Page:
Bill Connors: Long Distance


Long Distance


Bill Connors (electric guitar)


Double-Up (Pathfinder Records PTF 8620-CD)

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Bill Connors (electric guitar),

Tom Kennedy (bass), Kin Plainfield (drums)


Composed by Bill Connors


Recorded: New York; released 1986


Rating: 89/100 (learn more)

Once or twice every decade guitarist Bill Connors makes a recording. For his fans these are long-awaited projects. These days Connors seems to be primarily teaching music and trying to perfect his ever- changing style. Who knows where it will lead? But one thing is clear when it comes to Connors. He was one of the first great jazz-rock guitarists. He had a distinct voice (even when he changed it) and continued to put out interesting music whenever he chose to.

"Long Distance" is an effective fusion ballad. The melody consists of liquid-like stretched-out Connors notes presented over a slow and deep backbeat. The band is in no hurry to cover distance of any length. From time to time Connors pulls off the end of a note the way Jeff Beck would. That is the only indication he plays the same instrument. Like his contemporary Allan Holdsworth, Connors is the anti-guitar player. His lines are more associated with horns or even keyboard synthesizers. The thing that sticks out about "Long Distance" is that it sounds every bit as modern as any of the new music I review. You could put this cut on a current release and I would guess in form and substance that it was conceived, created and recorded this past year. Jazz-rock fans not familiar with Connors's past work need to check it out before he releases his next album. You will probably have a few years to get that done.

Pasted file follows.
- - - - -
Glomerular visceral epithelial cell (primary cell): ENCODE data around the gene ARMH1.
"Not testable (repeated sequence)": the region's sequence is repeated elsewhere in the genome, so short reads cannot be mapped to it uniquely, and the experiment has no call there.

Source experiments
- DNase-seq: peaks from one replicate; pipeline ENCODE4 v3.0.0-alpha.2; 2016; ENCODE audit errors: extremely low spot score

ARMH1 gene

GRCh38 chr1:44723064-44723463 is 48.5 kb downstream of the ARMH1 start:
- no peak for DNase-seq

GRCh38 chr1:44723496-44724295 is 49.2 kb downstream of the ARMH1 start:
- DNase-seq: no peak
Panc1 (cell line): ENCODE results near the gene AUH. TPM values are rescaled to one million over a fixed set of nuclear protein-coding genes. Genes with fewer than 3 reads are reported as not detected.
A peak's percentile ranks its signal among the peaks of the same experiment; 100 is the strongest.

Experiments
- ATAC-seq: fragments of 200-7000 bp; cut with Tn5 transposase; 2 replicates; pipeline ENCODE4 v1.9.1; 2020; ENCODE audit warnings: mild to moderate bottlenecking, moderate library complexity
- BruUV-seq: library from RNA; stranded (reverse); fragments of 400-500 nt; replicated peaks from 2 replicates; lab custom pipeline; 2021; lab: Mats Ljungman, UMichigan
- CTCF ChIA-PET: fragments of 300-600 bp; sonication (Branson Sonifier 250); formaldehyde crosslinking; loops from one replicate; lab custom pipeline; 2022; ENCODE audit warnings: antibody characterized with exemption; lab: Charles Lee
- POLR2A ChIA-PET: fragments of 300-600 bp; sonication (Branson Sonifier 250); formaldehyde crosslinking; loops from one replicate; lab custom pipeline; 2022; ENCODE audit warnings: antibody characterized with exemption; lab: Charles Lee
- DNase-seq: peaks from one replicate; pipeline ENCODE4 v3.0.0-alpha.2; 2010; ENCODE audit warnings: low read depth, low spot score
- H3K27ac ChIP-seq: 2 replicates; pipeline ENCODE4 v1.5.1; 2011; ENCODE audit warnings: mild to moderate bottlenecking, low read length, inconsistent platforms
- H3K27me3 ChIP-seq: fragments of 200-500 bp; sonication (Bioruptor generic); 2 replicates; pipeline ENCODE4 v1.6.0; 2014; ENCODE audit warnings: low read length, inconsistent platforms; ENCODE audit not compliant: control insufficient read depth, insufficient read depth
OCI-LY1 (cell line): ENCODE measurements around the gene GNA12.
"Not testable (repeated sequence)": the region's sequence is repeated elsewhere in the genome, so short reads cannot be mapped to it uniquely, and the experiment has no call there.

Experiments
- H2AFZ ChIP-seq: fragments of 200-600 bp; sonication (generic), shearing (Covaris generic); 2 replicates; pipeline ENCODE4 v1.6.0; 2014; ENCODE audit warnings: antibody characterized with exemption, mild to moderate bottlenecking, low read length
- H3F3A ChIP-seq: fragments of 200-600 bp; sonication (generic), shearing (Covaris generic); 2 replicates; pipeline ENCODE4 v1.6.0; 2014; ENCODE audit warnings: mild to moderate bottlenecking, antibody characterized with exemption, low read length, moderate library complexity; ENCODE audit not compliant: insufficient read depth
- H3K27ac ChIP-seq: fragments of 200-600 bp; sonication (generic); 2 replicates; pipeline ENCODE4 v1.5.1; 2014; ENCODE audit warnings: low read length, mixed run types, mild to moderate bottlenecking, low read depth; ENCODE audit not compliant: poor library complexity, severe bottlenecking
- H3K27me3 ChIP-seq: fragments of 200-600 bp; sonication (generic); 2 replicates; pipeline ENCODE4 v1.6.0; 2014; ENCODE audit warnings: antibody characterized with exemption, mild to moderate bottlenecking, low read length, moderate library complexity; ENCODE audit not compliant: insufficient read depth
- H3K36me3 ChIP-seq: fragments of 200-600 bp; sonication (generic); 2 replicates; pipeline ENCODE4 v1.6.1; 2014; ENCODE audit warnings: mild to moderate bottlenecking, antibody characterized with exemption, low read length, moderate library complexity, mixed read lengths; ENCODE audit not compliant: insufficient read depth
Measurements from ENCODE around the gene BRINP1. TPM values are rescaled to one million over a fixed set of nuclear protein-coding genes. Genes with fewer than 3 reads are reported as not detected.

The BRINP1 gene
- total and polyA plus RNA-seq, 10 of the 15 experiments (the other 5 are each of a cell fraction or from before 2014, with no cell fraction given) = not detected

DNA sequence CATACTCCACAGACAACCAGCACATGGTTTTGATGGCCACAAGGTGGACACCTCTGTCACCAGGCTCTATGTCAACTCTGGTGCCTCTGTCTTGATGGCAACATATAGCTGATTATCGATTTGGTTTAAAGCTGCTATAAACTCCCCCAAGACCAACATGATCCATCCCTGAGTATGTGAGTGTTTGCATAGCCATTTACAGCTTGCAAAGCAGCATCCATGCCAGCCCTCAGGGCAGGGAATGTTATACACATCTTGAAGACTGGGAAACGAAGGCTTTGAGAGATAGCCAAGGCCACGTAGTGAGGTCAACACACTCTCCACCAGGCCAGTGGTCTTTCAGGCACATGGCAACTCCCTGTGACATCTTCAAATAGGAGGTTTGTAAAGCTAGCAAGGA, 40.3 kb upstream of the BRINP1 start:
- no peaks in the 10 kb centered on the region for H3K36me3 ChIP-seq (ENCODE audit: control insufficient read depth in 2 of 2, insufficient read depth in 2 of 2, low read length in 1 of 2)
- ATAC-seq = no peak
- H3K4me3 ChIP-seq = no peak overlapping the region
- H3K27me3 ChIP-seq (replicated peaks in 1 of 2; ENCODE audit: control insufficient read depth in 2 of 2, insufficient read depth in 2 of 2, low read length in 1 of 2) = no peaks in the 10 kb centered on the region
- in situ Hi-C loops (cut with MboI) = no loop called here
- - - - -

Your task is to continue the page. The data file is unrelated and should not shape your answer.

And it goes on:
Reviewer: Walter Kolosky

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